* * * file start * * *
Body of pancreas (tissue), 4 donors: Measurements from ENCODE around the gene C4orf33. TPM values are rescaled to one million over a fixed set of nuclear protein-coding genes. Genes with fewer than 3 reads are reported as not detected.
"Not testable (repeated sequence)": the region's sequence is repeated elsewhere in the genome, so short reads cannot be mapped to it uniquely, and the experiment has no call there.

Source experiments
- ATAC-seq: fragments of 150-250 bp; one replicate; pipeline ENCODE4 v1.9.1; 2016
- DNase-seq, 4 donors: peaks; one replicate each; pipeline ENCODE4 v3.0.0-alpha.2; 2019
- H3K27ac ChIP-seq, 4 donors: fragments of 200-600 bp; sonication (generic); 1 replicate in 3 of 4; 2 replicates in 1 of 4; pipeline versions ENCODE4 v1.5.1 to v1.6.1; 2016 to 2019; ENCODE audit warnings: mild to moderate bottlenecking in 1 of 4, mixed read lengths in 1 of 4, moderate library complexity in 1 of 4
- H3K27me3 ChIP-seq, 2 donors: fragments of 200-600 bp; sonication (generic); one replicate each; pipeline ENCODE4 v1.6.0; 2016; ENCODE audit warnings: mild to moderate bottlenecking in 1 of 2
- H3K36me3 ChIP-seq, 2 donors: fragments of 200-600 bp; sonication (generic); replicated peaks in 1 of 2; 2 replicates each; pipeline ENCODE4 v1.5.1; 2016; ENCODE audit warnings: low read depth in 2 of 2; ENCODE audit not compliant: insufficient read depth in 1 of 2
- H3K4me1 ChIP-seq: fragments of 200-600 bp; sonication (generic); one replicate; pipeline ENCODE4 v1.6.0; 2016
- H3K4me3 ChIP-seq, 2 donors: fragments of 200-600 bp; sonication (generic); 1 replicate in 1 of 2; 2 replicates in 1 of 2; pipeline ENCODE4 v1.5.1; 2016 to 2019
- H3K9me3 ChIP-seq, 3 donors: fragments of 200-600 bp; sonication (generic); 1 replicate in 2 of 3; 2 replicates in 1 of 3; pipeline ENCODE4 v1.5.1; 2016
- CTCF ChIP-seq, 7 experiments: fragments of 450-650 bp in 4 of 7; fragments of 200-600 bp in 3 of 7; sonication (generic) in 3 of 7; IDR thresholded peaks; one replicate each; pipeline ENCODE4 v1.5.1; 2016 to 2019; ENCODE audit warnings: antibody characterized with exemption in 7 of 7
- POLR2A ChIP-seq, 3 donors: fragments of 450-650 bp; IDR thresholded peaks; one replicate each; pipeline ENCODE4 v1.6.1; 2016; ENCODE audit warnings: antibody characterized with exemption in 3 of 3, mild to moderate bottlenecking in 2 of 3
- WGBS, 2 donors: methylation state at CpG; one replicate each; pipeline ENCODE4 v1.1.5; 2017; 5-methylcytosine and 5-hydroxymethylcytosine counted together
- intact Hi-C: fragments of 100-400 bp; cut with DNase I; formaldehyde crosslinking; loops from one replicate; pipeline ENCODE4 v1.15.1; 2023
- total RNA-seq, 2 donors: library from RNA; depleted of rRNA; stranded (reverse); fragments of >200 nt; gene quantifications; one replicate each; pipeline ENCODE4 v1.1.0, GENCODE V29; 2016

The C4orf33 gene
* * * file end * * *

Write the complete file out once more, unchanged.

Body of pancreas (tissue), 4 donors: Measurements from ENCODE around the gene C4orf33. TPM values are rescaled to one million over a fixed set of nuclear protein-coding genes. Genes with fewer than 3 reads are reported as not detected.
"Not testable (repeated sequence)": the region's sequence is repeated elsewhere in the genome, so short reads cannot be mapped to it uniquely, and the experiment has no call there.

Source experiments
- ATAC-seq: fragments of 150-250 bp; one replicate; pipeline ENCODE4 v1.9.1; 2016
- DNase-seq, 4 donors: peaks; one replicate each; pipeline ENCODE4 v3.0.0-alpha.2; 2019
- H3K27ac ChIP-seq, 4 donors: fragments of 200-600 bp; sonication (generic); 1 replicate in 3 of 4; 2 replicates in 1 of 4; pipeline versions ENCODE4 v1.5.1 to v1.6.1; 2016 to 2019; ENCODE audit warnings: mild to moderate bottlenecking in 1 of 4, mixed read lengths in 1 of 4, moderate library complexity in 1 of 4
- H3K27me3 ChIP-seq, 2 donors: fragments of 200-600 bp; sonication (generic); one replicate each; pipeline ENCODE4 v1.6.0; 2016; ENCODE audit warnings: mild to moderate bottlenecking in 1 of 2
- H3K36me3 ChIP-seq, 2 donors: fragments of 200-600 bp; sonication (generic); replicated peaks in 1 of 2; 2 replicates each; pipeline ENCODE4 v1.5.1; 2016; ENCODE audit warnings: low read depth in 2 of 2; ENCODE audit not compliant: insufficient read depth in 1 of 2
- H3K4me1 ChIP-seq: fragments of 200-600 bp; sonication (generic); one replicate; pipeline ENCODE4 v1.6.0; 2016
- H3K4me3 ChIP-seq, 2 donors: fragments of 200-600 bp; sonication (generic); 1 replicate in 1 of 2; 2 replicates in 1 of 2; pipeline ENCODE4 v1.5.1; 2016 to 2019
- H3K9me3 ChIP-seq, 3 donors: fragments of 200-600 bp; sonication (generic); 1 replicate in 2 of 3; 2 replicates in 1 of 3; pipeline ENCODE4 v1.5.1; 2016
- CTCF ChIP-seq, 7 experiments: fragments of 450-650 bp in 4 of 7; fragments of 200-600 bp in 3 of 7; sonication (generic) in 3 of 7; IDR thresholded peaks; one replicate each; pipeline ENCODE4 v1.5.1; 2016 to 2019; ENCODE audit warnings: antibody characterized with exemption in 7 of 7
- POLR2A ChIP-seq, 3 donors: fragments of 450-650 bp; IDR thresholded peaks; one replicate each; pipeline ENCODE4 v1.6.1; 2016; ENCODE audit warnings: antibody characterized with exemption in 3 of 3, mild to moderate bottlenecking in 2 of 3
- WGBS, 2 donors: methylation state at CpG; one replicate each; pipeline ENCODE4 v1.1.5; 2017; 5-methylcytosine and 5-hydroxymethylcytosine counted together
- intact Hi-C: fragments of 100-400 bp; cut with DNase I; formaldehyde crosslinking; loops from one replicate; pipeline ENCODE4 v1.15.1; 2023
- total RNA-seq, 2 donors: library from RNA; depleted of rRNA; stranded (reverse); fragments of >200 nt; gene quantifications; one replicate each; pipeline ENCODE4 v1.1.0, GENCODE V29; 2016

The C4orf33 gene